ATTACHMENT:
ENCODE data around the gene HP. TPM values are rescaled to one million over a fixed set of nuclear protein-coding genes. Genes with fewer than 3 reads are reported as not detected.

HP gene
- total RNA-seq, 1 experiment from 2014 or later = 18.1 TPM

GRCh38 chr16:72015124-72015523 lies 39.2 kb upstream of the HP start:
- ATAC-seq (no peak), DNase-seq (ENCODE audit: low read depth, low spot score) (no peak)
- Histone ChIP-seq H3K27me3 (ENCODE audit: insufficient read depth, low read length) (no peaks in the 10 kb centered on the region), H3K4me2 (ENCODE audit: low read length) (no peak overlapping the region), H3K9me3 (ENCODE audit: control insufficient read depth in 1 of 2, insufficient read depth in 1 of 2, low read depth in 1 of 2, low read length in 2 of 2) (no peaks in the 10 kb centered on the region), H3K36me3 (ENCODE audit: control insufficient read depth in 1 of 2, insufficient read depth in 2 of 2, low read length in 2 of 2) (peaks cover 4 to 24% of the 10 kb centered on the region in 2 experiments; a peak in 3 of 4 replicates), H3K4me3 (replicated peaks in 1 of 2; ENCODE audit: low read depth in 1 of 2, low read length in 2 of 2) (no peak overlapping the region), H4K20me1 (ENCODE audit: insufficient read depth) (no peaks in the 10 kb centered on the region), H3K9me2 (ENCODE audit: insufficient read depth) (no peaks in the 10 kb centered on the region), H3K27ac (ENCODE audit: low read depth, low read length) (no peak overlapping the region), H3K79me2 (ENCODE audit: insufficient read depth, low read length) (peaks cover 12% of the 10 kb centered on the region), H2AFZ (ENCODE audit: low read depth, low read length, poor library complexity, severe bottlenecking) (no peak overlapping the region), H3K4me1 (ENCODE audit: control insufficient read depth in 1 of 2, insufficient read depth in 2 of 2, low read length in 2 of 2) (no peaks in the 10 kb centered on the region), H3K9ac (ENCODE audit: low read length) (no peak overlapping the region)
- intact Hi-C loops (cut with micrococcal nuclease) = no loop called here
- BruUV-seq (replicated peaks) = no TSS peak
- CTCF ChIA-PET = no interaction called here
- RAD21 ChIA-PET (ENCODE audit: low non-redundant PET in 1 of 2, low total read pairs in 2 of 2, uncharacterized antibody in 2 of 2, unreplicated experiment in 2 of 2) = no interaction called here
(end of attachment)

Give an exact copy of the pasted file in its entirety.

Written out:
ENCODE data around the gene HP. TPM values are rescaled to one million over a fixed set of nuclear protein-coding genes. Genes with fewer than 3 reads are reported as not detected.

HP gene
- total RNA-seq, 1 experiment from 2014 or later = 18.1 TPM

GRCh38 chr16:72015124-72015523 lies 39.2 kb upstream of the HP start:
- ATAC-seq (no peak), DNase-seq (ENCODE audit: low read depth, low spot score) (no peak)
- Histone ChIP-seq H3K27me3 (ENCODE audit: insufficient read depth, low read length) (no peaks in the 10 kb centered on the region), H3K4me2 (ENCODE audit: low read length) (no peak overlapping the region), H3K9me3 (ENCODE audit: control insufficient read depth in 1 of 2, insufficient read depth in 1 of 2, low read depth in 1 of 2, low read length in 2 of 2) (no peaks in the 10 kb centered on the region), H3K36me3 (ENCODE audit: control insufficient read depth in 1 of 2, insufficient read depth in 2 of 2, low read length in 2 of 2) (peaks cover 4 to 24% of the 10 kb centered on the region in 2 experiments; a peak in 3 of 4 replicates), H3K4me3 (replicated peaks in 1 of 2; ENCODE audit: low read depth in 1 of 2, low read length in 2 of 2) (no peak overlapping the region), H4K20me1 (ENCODE audit: insufficient read depth) (no peaks in the 10 kb centered on the region), H3K9me2 (ENCODE audit: insufficient read depth) (no peaks in the 10 kb centered on the region), H3K27ac (ENCODE audit: low read depth, low read length) (no peak overlapping the region), H3K79me2 (ENCODE audit: insufficient read depth, low read length) (peaks cover 12% of the 10 kb centered on the region), H2AFZ (ENCODE audit: low read depth, low read length, poor library complexity, severe bottlenecking) (no peak overlapping the region), H3K4me1 (ENCODE audit: control insufficient read depth in 1 of 2, insufficient read depth in 2 of 2, low read length in 2 of 2) (no peaks in the 10 kb centered on the region), H3K9ac (ENCODE audit: low read length) (no peak overlapping the region)
- intact Hi-C loops (cut with micrococcal nuclease) = no loop called here
- BruUV-seq (replicated peaks) = no TSS peak
- CTCF ChIA-PET = no interaction called here
- RAD21 ChIA-PET (ENCODE audit: low non-redundant PET in 1 of 2, low total read pairs in 2 of 2, uncharacterized antibody in 2 of 2, unreplicated experiment in 2 of 2) = no interaction called here